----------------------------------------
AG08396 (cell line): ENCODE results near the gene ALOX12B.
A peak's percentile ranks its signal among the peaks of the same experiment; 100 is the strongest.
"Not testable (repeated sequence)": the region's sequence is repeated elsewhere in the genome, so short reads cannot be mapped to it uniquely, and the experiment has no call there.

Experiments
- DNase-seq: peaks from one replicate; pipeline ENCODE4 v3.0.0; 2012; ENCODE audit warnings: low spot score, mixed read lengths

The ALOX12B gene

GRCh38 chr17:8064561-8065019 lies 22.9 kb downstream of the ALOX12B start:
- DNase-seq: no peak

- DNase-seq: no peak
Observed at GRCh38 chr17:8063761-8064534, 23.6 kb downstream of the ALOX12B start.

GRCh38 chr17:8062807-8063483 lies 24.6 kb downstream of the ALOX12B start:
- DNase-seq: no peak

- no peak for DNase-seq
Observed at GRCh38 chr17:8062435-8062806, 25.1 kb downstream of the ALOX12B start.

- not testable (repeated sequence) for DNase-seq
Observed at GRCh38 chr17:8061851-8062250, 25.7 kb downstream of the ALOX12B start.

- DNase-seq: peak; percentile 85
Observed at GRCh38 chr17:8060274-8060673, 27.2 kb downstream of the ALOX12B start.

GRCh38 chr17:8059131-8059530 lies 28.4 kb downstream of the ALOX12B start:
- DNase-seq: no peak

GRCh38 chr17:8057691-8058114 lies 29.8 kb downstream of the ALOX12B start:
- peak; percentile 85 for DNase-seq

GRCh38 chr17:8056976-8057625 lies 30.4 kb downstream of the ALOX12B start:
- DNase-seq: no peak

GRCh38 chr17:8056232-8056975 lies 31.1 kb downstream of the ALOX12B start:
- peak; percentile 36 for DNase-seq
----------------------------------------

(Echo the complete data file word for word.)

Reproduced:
AG08396 (cell line): ENCODE results near the gene ALOX12B.
A peak's percentile ranks its signal among the peaks of the same experiment; 100 is the strongest.
"Not testable (repeated sequence)": the region's sequence is repeated elsewhere in the genome, so short reads cannot be mapped to it uniquely, and the experiment has no call there.

Experiments
- DNase-seq: peaks from one replicate; pipeline ENCODE4 v3.0.0; 2012; ENCODE audit warnings: low spot score, mixed read lengths

The ALOX12B gene

GRCh38 chr17:8064561-8065019 lies 22.9 kb downstream of the ALOX12B start:
- DNase-seq: no peak

- DNase-seq: no peak
Observed at GRCh38 chr17:8063761-8064534, 23.6 kb downstream of the ALOX12B start.

GRCh38 chr17:8062807-8063483 lies 24.6 kb downstream of the ALOX12B start:
- DNase-seq: no peak

- no peak for DNase-seq
Observed at GRCh38 chr17:8062435-8062806, 25.1 kb downstream of the ALOX12B start.

- not testable (repeated sequence) for DNase-seq
Observed at GRCh38 chr17:8061851-8062250, 25.7 kb downstream of the ALOX12B start.

- DNase-seq: peak; percentile 85
Observed at GRCh38 chr17:8060274-8060673, 27.2 kb downstream of the ALOX12B start.

GRCh38 chr17:8059131-8059530 lies 28.4 kb downstream of the ALOX12B start:
- DNase-seq: no peak

GRCh38 chr17:8057691-8058114 lies 29.8 kb downstream of the ALOX12B start:
- peak; percentile 85 for DNase-seq

GRCh38 chr17:8056976-8057625 lies 30.4 kb downstream of the ALOX12B start:
- DNase-seq: no peak

GRCh38 chr17:8056232-8056975 lies 31.1 kb downstream of the ALOX12B start:
- peak; percentile 36 for DNase-seq